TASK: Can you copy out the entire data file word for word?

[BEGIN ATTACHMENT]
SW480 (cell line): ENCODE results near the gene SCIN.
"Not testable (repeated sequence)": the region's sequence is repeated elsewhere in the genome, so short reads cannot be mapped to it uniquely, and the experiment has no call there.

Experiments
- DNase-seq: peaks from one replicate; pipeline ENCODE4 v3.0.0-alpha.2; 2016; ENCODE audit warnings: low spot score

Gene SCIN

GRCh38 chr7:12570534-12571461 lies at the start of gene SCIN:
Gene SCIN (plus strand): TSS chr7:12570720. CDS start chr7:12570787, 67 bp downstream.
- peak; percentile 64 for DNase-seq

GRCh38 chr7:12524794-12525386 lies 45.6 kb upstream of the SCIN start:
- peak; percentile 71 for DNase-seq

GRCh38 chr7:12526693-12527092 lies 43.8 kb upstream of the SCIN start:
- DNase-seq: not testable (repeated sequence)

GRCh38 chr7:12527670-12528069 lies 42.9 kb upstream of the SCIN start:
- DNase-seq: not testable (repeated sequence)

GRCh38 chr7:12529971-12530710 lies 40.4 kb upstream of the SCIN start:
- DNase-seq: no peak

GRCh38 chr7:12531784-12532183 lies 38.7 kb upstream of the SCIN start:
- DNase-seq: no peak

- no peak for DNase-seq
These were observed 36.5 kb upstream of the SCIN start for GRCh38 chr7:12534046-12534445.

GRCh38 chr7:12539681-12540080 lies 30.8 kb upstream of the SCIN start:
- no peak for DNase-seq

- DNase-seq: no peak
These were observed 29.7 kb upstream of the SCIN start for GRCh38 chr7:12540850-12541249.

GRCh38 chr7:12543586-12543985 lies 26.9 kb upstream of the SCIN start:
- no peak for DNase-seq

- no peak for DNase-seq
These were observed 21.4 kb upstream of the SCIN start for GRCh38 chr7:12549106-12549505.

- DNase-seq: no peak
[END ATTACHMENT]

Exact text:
SW480 (cell line): ENCODE results near the gene SCIN.
"Not testable (repeated sequence)": the region's sequence is repeated elsewhere in the genome, so short reads cannot be mapped to it uniquely, and the experiment has no call there.

Experiments
- DNase-seq: peaks from one replicate; pipeline ENCODE4 v3.0.0-alpha.2; 2016; ENCODE audit warnings: low spot score

Gene SCIN

GRCh38 chr7:12570534-12571461 lies at the start of gene SCIN:
Gene SCIN (plus strand): TSS chr7:12570720. CDS start chr7:12570787, 67 bp downstream.
- peak; percentile 64 for DNase-seq

GRCh38 chr7:12524794-12525386 lies 45.6 kb upstream of the SCIN start:
- peak; percentile 71 for DNase-seq

GRCh38 chr7:12526693-12527092 lies 43.8 kb upstream of the SCIN start:
- DNase-seq: not testable (repeated sequence)

GRCh38 chr7:12527670-12528069 lies 42.9 kb upstream of the SCIN start:
- DNase-seq: not testable (repeated sequence)

GRCh38 chr7:12529971-12530710 lies 40.4 kb upstream of the SCIN start:
- DNase-seq: no peak

GRCh38 chr7:12531784-12532183 lies 38.7 kb upstream of the SCIN start:
- DNase-seq: no peak

- no peak for DNase-seq
These were observed 36.5 kb upstream of the SCIN start for GRCh38 chr7:12534046-12534445.

GRCh38 chr7:12539681-12540080 lies 30.8 kb upstream of the SCIN start:
- no peak for DNase-seq

- DNase-seq: no peak
These were observed 29.7 kb upstream of the SCIN start for GRCh38 chr7:12540850-12541249.

GRCh38 chr7:12543586-12543985 lies 26.9 kb upstream of the SCIN start:
- no peak for DNase-seq

- no peak for DNase-seq
These were observed 21.4 kb upstream of the SCIN start for GRCh38 chr7:12549106-12549505.

- DNase-seq: no peak